The White House said it would like to see Russia engage with the international coalition fighting Islamic State militants in Syria, rather than build up its own military presence there.
White House spokesman Josh Earnest said September 15 that President Barack Obama had not spoken to Russian President Vladimir Putin about the issue, but would do so when the president "determines that it would advance our interests."
Putin said earlier in the day that it's impossible to defeat IS without cooperating with the Syrian government, and that Russia would continue to provide military assistance to Damascus.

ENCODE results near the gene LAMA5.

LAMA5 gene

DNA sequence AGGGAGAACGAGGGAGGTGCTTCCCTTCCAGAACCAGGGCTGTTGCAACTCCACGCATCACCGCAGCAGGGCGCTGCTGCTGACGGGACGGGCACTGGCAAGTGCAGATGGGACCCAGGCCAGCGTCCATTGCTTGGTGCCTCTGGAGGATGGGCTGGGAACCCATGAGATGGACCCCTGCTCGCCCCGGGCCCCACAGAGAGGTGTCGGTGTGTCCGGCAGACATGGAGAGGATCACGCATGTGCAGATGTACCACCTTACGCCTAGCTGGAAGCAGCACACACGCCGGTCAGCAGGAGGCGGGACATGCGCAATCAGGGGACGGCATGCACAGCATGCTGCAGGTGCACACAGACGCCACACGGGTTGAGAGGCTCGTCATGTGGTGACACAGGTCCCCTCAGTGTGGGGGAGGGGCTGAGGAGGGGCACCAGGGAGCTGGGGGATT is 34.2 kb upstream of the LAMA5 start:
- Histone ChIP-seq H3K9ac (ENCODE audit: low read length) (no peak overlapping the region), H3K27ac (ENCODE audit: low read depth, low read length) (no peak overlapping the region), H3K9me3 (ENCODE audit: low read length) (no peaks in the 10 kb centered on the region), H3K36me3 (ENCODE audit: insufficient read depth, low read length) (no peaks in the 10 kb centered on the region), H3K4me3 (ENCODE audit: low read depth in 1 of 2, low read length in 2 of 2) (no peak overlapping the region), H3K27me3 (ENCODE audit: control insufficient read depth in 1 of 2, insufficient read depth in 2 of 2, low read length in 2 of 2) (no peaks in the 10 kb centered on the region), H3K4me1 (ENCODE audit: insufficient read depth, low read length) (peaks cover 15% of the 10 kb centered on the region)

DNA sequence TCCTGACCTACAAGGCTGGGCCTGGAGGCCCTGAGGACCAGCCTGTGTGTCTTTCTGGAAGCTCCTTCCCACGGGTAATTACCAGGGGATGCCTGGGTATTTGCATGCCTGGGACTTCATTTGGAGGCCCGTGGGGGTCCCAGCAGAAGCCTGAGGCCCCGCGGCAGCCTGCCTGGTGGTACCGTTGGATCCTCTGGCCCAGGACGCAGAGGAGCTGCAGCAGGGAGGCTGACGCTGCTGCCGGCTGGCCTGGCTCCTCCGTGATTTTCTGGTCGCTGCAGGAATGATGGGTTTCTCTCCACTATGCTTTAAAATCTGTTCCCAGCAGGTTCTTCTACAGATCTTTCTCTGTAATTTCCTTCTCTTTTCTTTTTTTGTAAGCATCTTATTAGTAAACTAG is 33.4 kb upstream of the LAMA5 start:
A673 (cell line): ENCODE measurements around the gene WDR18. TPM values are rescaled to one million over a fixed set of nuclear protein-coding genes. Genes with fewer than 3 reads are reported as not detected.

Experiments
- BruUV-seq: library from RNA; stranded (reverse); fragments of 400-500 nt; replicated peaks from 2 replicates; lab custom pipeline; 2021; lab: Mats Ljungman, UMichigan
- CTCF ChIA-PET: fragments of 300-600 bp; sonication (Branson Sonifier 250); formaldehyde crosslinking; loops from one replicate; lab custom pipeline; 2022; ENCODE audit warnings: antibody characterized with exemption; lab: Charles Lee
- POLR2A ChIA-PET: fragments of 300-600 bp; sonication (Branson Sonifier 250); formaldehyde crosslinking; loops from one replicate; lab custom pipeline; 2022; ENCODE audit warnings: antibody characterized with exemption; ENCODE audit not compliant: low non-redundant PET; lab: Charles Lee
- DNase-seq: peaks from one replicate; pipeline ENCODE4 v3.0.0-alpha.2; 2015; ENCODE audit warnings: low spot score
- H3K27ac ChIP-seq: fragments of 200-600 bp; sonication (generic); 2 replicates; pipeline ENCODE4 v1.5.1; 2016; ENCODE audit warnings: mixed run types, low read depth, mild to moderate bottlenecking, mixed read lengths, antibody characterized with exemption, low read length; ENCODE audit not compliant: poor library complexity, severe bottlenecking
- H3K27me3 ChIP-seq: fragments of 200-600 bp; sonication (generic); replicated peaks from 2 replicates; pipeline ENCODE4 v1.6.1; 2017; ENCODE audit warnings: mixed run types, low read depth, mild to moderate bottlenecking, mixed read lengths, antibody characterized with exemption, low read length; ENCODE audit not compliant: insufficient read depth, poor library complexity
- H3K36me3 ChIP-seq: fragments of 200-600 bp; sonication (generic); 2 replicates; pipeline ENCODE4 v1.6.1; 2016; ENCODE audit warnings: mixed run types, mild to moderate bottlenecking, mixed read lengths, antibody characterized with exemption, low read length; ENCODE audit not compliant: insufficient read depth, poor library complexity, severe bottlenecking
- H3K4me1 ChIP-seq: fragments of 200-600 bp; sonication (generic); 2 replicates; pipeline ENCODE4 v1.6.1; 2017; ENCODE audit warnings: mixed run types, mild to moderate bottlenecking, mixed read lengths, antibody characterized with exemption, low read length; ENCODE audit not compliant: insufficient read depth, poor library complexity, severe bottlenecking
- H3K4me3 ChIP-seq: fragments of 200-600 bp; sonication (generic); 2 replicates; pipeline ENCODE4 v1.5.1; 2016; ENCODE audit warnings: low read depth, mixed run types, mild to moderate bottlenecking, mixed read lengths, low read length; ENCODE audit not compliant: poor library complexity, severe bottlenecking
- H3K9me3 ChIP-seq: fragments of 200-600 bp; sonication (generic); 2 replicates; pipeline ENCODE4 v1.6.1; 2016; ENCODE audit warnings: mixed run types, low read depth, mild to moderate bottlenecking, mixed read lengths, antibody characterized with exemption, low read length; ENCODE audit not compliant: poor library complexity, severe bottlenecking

But U.S. officials are concerned that Russia's increasing military presence in Syria is aimed more at strengthening the government of President Bashar al-Assad rather than seeking a transition to a new political leadership or fighting militant groups.
Bolstering Assad is "destabilizing and counterproductive," Earnest said. "What we would prefer to see from the Russians is a more constructive engagement with the 60-member coalition that's led by the United States that's focused on degrading and ultimately destroying ISIL."